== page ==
Where Injured People Come First

Who pays the bills when the road causes a collision?

On Behalf of | Apr 5, 2024 | Motor Vehicle Accidents

Most motor vehicle crashes are preventable if everyone involved fulfills their legal obligations to one another as they pertain to road safety. Oftentimes, the failures and oversights are the fault of drivers involved in wrecks. They don’t follow state law or fail to properly monitor their surroundings, leading to a collision.

Other times, outside parties can fail in their responsibilities and trigger a preventable collision. For example, a vehicle manufacturer might release brand-new vehicles with defective components. Sometimes, road conditions are what cause crashes to occur. Potholes, inadequate signage and poorly-maintained vegetation around roads can all directly contribute to the likelihood of a collision.

Who pays for a crash caused by issues with a road itself?

Several parties may be liable

In some cases where it initially seems like the road is to blame, professionals investigating a crash may quickly establish that drivers could have prevented the crash through better adherence to best practices. If a speed at or under the speed limit or the use of a turn signal could have prevented a wreck despite the road conditions, then the driver who made those mistakes in traffic could be the party to blame for the collision.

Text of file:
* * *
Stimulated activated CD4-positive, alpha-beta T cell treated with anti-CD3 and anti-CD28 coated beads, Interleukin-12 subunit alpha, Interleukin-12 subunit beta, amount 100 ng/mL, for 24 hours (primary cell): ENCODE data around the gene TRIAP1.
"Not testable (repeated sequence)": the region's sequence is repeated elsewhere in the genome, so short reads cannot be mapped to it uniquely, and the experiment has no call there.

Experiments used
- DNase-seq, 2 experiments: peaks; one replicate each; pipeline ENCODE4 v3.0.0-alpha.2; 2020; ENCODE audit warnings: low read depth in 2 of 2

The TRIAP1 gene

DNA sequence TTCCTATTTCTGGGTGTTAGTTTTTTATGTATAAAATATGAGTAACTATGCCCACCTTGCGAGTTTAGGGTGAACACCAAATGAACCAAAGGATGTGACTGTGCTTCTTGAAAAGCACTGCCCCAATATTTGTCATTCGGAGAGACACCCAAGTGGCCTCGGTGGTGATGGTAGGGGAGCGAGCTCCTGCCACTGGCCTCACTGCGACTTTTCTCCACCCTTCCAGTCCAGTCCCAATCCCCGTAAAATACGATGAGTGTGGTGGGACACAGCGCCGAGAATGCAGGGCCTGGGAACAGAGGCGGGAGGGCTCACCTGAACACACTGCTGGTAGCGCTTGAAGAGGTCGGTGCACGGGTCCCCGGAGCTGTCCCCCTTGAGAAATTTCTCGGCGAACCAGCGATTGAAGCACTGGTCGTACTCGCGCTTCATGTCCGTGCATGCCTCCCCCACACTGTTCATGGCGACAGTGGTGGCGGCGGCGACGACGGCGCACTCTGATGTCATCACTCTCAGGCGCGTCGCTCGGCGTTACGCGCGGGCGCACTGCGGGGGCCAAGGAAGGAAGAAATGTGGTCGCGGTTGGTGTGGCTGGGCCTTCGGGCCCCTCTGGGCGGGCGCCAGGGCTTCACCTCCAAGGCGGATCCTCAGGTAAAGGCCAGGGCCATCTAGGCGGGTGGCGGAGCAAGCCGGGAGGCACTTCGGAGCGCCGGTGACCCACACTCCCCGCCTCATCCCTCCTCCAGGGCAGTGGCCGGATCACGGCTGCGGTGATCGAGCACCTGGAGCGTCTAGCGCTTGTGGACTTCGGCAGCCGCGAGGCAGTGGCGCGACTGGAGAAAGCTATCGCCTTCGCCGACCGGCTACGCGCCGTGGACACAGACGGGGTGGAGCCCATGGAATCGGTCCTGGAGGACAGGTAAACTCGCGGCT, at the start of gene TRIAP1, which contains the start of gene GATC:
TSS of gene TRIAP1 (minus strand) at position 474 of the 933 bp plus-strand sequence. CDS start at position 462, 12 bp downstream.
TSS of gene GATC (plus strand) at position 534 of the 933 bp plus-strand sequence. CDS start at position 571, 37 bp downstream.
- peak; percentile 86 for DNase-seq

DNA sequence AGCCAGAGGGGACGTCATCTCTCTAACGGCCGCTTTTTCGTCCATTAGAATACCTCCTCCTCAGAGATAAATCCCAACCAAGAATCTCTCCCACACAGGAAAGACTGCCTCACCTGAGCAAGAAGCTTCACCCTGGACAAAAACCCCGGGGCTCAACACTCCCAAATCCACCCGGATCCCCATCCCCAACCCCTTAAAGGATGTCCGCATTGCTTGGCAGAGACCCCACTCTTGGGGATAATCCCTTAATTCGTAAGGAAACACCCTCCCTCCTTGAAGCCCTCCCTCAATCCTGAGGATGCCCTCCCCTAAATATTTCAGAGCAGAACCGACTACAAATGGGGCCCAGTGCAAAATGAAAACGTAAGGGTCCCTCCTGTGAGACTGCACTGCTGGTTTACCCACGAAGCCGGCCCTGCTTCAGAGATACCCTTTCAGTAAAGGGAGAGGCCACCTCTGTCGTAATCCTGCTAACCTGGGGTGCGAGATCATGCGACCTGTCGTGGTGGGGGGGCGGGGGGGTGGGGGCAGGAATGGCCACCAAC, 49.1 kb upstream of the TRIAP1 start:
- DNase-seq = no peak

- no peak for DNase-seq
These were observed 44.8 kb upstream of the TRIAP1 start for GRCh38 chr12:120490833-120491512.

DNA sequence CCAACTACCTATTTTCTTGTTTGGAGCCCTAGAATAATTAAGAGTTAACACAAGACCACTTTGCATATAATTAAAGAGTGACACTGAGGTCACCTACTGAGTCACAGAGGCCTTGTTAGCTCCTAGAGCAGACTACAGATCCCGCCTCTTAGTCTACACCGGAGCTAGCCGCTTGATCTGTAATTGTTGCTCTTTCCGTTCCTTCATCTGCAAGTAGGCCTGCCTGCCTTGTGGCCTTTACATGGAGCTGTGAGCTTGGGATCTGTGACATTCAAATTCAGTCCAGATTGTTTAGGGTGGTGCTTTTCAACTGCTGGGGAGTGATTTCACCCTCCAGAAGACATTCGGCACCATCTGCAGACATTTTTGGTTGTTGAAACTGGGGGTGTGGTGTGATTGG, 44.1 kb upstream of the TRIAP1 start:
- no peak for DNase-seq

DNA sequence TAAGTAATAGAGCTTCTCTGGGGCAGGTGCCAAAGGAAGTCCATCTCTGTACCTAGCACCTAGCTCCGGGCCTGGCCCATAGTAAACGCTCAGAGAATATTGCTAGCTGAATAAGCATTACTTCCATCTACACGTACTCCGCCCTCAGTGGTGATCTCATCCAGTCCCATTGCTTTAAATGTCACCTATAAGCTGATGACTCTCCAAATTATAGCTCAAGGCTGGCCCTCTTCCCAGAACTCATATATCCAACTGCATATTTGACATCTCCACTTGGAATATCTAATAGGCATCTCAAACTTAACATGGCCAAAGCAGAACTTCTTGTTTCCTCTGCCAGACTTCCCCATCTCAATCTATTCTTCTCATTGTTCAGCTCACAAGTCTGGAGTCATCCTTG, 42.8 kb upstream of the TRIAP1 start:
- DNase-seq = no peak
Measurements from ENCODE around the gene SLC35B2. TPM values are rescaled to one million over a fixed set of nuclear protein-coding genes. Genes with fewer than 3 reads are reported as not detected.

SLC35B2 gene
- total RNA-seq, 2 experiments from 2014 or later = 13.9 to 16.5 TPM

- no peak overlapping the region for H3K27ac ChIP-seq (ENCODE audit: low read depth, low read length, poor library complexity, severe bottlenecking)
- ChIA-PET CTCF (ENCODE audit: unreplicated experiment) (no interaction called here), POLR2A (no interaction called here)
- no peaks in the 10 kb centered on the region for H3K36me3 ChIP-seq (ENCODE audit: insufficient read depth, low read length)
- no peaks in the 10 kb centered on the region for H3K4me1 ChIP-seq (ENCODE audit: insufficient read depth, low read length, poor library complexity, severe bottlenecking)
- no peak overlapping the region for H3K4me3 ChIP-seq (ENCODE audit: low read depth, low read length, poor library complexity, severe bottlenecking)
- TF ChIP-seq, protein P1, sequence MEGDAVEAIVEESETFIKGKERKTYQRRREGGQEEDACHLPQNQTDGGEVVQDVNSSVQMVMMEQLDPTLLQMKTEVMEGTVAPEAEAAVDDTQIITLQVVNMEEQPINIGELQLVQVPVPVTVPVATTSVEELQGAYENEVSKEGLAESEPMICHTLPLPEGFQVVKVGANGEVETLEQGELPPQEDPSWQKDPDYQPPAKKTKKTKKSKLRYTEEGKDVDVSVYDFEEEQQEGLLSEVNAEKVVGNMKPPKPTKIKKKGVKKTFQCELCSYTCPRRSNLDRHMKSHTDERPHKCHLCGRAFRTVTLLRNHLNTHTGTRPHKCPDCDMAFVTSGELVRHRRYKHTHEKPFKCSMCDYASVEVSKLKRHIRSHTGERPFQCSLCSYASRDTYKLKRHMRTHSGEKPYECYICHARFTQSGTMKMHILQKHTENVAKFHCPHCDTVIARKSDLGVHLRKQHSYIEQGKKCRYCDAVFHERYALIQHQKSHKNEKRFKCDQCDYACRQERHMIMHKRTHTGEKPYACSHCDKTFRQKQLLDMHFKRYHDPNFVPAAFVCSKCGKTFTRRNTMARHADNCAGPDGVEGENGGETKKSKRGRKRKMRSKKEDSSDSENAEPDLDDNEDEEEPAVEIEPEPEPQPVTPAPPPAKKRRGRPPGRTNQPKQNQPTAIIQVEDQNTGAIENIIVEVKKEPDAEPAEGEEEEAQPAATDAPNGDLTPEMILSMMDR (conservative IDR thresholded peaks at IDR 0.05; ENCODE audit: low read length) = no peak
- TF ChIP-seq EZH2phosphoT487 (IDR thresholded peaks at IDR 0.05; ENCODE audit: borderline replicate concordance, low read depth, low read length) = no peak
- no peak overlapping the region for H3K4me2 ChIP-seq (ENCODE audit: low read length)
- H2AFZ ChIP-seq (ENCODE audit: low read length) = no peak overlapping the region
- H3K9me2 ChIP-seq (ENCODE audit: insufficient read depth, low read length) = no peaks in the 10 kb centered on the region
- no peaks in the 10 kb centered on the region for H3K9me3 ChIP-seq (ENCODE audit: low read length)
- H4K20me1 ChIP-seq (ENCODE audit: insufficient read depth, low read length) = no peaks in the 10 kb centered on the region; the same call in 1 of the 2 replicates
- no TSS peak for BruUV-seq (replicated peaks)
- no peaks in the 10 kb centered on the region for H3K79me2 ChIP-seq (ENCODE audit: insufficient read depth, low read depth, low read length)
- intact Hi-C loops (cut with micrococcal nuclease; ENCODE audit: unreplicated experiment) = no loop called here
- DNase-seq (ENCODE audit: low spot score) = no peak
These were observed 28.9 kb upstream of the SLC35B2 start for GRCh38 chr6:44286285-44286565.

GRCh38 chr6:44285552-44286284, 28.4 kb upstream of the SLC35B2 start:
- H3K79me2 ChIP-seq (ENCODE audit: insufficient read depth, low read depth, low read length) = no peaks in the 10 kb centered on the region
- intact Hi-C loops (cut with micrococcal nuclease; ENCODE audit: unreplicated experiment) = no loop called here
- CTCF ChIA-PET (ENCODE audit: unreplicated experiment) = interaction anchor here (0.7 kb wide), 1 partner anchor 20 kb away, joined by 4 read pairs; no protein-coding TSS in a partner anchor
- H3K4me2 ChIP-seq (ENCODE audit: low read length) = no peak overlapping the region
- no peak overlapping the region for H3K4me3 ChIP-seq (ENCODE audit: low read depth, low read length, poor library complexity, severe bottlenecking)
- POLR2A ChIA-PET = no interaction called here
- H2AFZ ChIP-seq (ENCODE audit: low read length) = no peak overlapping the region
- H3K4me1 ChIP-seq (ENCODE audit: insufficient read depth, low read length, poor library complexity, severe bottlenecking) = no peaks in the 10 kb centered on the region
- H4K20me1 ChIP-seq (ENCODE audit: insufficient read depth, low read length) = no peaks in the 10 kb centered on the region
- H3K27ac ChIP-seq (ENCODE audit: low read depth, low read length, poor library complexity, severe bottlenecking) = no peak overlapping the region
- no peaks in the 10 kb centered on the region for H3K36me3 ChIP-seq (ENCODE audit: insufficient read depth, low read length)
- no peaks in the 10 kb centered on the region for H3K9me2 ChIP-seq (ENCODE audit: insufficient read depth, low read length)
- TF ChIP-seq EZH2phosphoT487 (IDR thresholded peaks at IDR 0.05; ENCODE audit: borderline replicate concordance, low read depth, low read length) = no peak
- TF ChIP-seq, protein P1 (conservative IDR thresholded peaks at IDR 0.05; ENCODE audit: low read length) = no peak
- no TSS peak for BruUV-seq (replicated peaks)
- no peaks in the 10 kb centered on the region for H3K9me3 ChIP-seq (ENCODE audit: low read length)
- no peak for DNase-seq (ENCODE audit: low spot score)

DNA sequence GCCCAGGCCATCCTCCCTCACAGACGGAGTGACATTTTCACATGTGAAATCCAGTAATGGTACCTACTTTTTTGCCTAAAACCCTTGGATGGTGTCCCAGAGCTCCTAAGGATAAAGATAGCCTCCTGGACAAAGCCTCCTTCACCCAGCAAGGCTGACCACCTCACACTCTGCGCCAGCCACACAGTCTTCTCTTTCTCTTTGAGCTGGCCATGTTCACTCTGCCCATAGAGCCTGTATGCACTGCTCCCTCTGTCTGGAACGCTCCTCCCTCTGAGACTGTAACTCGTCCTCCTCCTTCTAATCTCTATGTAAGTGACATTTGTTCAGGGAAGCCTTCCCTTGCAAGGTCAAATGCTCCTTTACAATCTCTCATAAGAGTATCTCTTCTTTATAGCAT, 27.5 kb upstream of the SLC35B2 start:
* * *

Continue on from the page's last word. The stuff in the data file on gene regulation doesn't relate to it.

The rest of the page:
On the other hand, perhaps those investigating the crash readily acknowledge that those involved had no chance of preventing the collision given the state of the road. Loss of control due to potholes or damaged road surfaces and visibility issues could lead to such conclusions. In that scenario, it may be possible to take legal action against the authority responsible for road maintenance.

Some roads are under the control of local municipal authorities. Others may be the responsibility of county officials or the state. Although the state does make investments in infrastructure improvements, such as filling potholes, repainting road lines and maintaining signage, those efforts don’t ensure safe driving on all streets. In some cases, when bad road design or faulty repairs are to blame, a contractor hired by the state or local authorities could be liable.

Those involved in crashes caused by unsafe streets may need to look carefully into the circumstances to establish which entity theoretically has responsibility for the road where the crash occurred. It can be very difficult to establish who has financial responsibility after a serious car crash caused not by driver errors but by unsafe road conditions. Thankfully, seeking legal guidance may make it easier for those involved in crashes to pursue compensation from an appropriate party.